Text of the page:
The shift from centralized governance to smaller communities contributed to the large-scale pillaging that took place in the Middle Ages by groups like the Vikings.
In response, much of Europe began building fortifications in the form of castles. These were meant to both protect the lives of the wealthy, influential and their servants in the area in case of a raid and to make it difficult for them to be chased out of their manor¹.
The nobles of each feudal community were required to provide their own infantry and weaponry if there was a battle¹. One of the only ways to achieve any upwards social mobility in Middle Aged Europe was for knights to consistently respond to and be successful in calls to battle.
The Medieval Knight that most people associate with the Middle Ages with was a mounted soldier that typically had some association with nobility. This wasn’t always the case and depended on the region. The price tag on the horse, armor and weapons eventually led to the evolution of the knight into its own social class that would be the forces behind the crusades².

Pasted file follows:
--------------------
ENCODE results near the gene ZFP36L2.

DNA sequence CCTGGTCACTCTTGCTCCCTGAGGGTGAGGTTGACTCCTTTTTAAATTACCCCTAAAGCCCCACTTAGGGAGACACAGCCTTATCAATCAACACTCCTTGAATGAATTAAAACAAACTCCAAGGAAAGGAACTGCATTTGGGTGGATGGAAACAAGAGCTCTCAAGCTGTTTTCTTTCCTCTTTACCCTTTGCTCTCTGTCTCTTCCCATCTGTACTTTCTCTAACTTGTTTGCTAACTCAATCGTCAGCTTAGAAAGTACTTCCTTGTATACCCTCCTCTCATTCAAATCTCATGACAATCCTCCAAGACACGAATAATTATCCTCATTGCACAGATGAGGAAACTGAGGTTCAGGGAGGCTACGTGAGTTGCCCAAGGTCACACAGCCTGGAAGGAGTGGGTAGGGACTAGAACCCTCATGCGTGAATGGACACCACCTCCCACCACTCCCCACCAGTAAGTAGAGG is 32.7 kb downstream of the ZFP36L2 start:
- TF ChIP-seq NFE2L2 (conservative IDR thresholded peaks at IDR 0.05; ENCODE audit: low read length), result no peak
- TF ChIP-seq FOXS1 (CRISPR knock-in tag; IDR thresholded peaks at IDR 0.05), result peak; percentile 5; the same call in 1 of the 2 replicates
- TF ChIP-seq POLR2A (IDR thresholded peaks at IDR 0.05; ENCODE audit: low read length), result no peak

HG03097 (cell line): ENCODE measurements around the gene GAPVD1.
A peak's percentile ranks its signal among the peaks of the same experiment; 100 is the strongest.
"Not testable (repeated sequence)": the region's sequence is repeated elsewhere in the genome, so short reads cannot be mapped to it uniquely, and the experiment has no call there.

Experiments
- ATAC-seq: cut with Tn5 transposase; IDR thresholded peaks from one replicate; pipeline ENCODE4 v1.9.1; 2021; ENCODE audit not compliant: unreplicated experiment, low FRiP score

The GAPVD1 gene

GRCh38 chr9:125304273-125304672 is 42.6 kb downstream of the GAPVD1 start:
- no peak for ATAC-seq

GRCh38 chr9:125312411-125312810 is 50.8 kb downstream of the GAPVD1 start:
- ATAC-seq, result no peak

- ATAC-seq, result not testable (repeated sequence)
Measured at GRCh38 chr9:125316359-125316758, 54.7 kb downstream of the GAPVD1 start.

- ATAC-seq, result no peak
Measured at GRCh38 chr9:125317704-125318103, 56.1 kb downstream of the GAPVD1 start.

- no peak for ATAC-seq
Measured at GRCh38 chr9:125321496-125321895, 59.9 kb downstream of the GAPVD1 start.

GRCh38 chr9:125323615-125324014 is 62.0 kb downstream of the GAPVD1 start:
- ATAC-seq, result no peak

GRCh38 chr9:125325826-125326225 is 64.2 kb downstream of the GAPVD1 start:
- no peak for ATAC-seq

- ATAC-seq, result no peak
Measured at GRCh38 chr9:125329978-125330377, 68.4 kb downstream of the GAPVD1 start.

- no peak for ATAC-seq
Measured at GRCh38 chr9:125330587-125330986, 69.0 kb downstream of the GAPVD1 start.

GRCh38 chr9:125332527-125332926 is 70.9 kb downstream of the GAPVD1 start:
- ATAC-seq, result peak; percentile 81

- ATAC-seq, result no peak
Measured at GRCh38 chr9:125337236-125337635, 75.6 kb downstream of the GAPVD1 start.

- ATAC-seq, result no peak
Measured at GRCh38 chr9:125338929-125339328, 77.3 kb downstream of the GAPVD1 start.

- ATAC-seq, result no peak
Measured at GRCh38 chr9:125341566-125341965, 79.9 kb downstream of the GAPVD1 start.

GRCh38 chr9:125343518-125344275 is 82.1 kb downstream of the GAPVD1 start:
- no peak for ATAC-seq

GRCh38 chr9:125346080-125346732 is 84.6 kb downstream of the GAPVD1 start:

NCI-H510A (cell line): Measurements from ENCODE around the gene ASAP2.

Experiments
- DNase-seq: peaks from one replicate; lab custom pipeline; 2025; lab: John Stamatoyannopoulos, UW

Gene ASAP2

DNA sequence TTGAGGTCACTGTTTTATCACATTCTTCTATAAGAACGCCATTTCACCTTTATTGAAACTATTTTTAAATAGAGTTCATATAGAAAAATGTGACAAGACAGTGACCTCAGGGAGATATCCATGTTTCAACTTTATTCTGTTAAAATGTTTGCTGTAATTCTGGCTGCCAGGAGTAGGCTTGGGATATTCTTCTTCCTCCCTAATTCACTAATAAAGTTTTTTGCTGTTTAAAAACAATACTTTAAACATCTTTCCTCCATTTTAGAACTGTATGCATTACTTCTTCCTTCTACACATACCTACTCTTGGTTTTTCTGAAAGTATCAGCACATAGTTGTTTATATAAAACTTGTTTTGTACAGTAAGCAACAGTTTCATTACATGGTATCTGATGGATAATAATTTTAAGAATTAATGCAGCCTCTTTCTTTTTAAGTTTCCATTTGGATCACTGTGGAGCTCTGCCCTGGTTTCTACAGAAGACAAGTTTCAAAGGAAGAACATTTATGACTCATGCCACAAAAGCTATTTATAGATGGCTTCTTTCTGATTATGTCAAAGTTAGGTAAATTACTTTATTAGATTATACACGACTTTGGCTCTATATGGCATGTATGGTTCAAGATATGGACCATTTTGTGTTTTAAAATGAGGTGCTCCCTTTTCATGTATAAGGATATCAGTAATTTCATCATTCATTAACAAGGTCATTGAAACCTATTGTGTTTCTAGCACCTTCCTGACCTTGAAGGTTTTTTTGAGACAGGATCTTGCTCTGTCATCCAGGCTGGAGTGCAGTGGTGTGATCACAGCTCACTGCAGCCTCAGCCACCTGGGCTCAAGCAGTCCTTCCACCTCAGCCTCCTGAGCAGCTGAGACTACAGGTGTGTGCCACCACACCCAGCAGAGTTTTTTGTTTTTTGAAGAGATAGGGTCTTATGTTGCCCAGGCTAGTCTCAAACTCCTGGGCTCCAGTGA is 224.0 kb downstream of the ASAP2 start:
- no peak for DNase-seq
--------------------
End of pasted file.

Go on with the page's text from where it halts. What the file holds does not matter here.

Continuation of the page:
The crusades were a series of military and pilgrimage expeditions that took place from the 11th century to the 16th centuries from parts of Europe to the Eastern coast of the Mediterranean². These began primarily for Christians to take control over the Holy Land. This land had been in the hands of Muslims 638 CE¹ and it was towards them that the crusades were primarily directed.
The main crusades spanned from the 11th to the 13th centuries. During Europe’s Dark Ages, Islam had been expanding exponentially elsewhere. Medieval popes created the crusader as a Christian knight. The new social order of fighting monks and nobles was born in the Knights Templar¹.
1. Crusades and Crusaders. Retrieved from http://www.medievalwarfare.info/crusades.htm
2. The Crusades - Pilgrimage or Holy War?: Crash Course World History #15. Retrieved from https://www.youtube.com/watch?v=X0zudTQelzI